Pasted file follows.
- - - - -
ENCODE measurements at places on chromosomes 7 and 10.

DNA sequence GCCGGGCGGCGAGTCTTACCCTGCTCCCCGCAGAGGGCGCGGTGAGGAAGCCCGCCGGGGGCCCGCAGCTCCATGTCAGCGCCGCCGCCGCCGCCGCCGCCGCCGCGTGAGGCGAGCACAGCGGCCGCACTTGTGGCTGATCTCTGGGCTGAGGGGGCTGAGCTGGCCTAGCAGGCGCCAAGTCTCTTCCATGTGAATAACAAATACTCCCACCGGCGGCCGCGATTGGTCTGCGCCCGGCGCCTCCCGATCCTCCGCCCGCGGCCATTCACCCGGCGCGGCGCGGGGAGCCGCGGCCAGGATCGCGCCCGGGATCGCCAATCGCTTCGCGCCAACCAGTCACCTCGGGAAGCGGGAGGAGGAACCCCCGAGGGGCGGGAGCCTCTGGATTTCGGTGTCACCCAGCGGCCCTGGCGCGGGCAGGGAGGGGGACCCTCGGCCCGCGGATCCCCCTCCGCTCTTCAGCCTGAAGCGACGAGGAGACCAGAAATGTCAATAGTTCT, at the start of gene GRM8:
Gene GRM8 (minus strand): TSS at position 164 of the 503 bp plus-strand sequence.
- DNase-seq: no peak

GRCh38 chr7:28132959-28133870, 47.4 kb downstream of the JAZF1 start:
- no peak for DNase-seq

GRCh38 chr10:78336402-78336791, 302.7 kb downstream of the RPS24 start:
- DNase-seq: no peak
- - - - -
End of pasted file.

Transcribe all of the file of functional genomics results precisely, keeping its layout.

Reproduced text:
ENCODE measurements at places on chromosomes 7 and 10.

DNA sequence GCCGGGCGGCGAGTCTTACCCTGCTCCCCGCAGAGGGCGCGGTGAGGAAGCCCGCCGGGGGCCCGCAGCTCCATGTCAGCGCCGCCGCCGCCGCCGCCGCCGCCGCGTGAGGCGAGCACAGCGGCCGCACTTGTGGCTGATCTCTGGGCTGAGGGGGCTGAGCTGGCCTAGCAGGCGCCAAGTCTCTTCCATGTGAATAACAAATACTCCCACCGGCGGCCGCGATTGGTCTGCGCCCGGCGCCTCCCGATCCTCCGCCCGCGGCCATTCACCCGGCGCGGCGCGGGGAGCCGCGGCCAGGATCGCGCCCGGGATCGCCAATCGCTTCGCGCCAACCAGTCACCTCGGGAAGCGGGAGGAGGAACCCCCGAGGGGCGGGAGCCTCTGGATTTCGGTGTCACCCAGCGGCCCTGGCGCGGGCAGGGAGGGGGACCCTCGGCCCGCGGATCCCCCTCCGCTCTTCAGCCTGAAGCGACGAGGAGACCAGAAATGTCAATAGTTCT, at the start of gene GRM8:
Gene GRM8 (minus strand): TSS at position 164 of the 503 bp plus-strand sequence.
- DNase-seq: no peak

GRCh38 chr7:28132959-28133870, 47.4 kb downstream of the JAZF1 start:
- no peak for DNase-seq

GRCh38 chr10:78336402-78336791, 302.7 kb downstream of the RPS24 start:
- DNase-seq: no peak